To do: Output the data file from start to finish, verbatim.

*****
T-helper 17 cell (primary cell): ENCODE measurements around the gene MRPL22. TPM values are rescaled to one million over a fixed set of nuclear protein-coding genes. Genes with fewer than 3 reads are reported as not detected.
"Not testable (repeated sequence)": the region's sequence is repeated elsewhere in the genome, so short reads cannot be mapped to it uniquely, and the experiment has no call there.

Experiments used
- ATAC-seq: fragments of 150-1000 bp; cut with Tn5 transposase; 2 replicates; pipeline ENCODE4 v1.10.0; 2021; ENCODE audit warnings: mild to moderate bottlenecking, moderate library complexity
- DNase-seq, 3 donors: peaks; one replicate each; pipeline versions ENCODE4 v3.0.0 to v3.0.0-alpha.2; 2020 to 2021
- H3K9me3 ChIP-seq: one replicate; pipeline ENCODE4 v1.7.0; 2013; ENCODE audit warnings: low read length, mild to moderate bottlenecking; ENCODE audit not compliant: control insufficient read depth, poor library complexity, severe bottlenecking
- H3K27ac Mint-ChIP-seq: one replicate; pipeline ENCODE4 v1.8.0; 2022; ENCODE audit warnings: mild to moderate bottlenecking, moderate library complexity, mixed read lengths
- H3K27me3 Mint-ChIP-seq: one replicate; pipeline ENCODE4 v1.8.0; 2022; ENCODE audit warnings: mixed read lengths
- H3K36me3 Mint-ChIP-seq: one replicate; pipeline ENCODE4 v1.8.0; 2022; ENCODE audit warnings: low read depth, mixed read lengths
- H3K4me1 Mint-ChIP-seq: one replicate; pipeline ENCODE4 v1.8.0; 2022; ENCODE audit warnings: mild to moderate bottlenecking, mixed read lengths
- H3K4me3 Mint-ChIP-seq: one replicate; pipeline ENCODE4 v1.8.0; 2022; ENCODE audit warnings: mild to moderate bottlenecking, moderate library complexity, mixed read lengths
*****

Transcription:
T-helper 17 cell (primary cell): ENCODE measurements around the gene MRPL22. TPM values are rescaled to one million over a fixed set of nuclear protein-coding genes. Genes with fewer than 3 reads are reported as not detected.
"Not testable (repeated sequence)": the region's sequence is repeated elsewhere in the genome, so short reads cannot be mapped to it uniquely, and the experiment has no call there.

Experiments used
- ATAC-seq: fragments of 150-1000 bp; cut with Tn5 transposase; 2 replicates; pipeline ENCODE4 v1.10.0; 2021; ENCODE audit warnings: mild to moderate bottlenecking, moderate library complexity
- DNase-seq, 3 donors: peaks; one replicate each; pipeline versions ENCODE4 v3.0.0 to v3.0.0-alpha.2; 2020 to 2021
- H3K9me3 ChIP-seq: one replicate; pipeline ENCODE4 v1.7.0; 2013; ENCODE audit warnings: low read length, mild to moderate bottlenecking; ENCODE audit not compliant: control insufficient read depth, poor library complexity, severe bottlenecking
- H3K27ac Mint-ChIP-seq: one replicate; pipeline ENCODE4 v1.8.0; 2022; ENCODE audit warnings: mild to moderate bottlenecking, moderate library complexity, mixed read lengths
- H3K27me3 Mint-ChIP-seq: one replicate; pipeline ENCODE4 v1.8.0; 2022; ENCODE audit warnings: mixed read lengths
- H3K36me3 Mint-ChIP-seq: one replicate; pipeline ENCODE4 v1.8.0; 2022; ENCODE audit warnings: low read depth, mixed read lengths
- H3K4me1 Mint-ChIP-seq: one replicate; pipeline ENCODE4 v1.8.0; 2022; ENCODE audit warnings: mild to moderate bottlenecking, mixed read lengths
- H3K4me3 Mint-ChIP-seq: one replicate; pipeline ENCODE4 v1.8.0; 2022; ENCODE audit warnings: mild to moderate bottlenecking, moderate library complexity, mixed read lengths